Beryllium abundances along the evolutionary sequence of the open cluster
IC 4651 - A new test for hydrodynamical stellar models
Key Words.:stars: abundances – stars: evolution – stars: rotation – open clusters and associations: individual: IC 4651
Context:Previous analyses of lithium abundances in main sequence and red giant stars have revealed the action of mixing mechanisms other than convection in stellar interiors. Beryllium abundances in stars with Li abundance determinations can offer valuable complementary information on the nature of these mechanisms.
Aims:Our aim is to derive Be abundances along the whole evolutionary sequence of an open cluster. We focus on the well-studied open cluster IC 4651. These Be abundances are used with previously determined Li abundances, in the same sample stars, to investigate the mixing mechanisms in a range of stellar masses and evolutionary stages.
Methods:Atmospheric parameters were adopted from a previous abundance analysis by the same authors. New Be abundances have been determined from high-resolution, high signal-to-noise UVES spectra using spectrum synthesis and model atmospheres. The careful synthetic modeling of the Be lines region is used to calculate reliable abundances in rapidly rotating stars. The observed behavior of Be and Li is compared to theoretical predictions from stellar models including rotation-induced mixing, internal gravity waves, atomic diffusion, and thermohaline mixing.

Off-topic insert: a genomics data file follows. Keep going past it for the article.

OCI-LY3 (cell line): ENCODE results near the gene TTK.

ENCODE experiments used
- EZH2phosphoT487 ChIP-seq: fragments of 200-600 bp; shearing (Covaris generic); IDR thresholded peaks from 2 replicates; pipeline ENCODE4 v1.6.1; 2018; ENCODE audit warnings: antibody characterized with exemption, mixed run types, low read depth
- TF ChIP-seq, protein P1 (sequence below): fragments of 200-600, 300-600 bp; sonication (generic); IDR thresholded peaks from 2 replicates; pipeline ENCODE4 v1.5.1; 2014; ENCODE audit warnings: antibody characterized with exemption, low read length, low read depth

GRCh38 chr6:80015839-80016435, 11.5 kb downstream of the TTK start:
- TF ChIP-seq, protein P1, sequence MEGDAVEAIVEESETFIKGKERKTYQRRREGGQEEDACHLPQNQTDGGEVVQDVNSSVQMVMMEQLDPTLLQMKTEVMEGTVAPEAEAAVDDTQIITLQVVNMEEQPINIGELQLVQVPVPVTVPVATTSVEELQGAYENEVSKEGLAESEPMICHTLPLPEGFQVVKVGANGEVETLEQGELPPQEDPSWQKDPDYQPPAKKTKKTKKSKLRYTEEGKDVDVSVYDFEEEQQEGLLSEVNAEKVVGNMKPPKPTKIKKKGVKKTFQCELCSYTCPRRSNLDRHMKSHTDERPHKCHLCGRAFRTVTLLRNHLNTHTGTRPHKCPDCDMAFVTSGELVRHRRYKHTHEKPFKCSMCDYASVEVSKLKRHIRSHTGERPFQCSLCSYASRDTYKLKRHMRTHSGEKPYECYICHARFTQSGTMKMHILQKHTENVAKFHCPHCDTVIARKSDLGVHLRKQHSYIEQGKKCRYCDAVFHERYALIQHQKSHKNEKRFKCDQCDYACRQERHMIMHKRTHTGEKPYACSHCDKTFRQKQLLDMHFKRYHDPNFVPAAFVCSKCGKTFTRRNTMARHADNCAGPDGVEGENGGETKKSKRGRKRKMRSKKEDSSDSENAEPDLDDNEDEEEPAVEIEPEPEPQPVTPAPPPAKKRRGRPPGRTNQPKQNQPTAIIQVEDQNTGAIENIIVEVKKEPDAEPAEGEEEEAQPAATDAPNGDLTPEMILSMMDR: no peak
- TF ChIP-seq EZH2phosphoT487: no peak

Results:Beryllium is detected in all the main sequence and turn-off sample stars, both slow- and fast-rotating stars, including the Li-dip stars, but is not detected in the red giants. Confirming previous results, we find that the Li dip is also a Be dip, although the depletion of Be is more modest than for Li in the corresponding effective temperature range. For post-main-sequence stars, the Be dilution starts earlier within the Hertzsprung gap than expected from classical predictions, as does the Li dilution. A clear dispersion in the Be abundances is also observed. Theoretical stellar models including the hydrodynamical transport processes mentioned above are able to reproduce all the observed features well. These results show a good theoretical understanding of the Li and Be behavior along the color-magnitude diagram of this intermediate-age cluster for stars more massive than 1.2 M.
The classical theory of stellar evolution, which only allows for mixing in stellar convective layers, fails to explain nearly all Li abundance patterns observed so far at the surface of low-mass stars. Indeed, in contradiction to the classical predictions, the vast majority of F- and early G-type stars (including the Sun) deplete, often quite severely, their surface Li abundance during their main-sequence lifetime, revealing transport processes beyond convection. A-type stars are also concerned, although in these objects the signatures of non-standard Li depletion, occurring in their interior during the main sequence, appear at their surface only when they cross the Hertzsprung gap and become subgiants.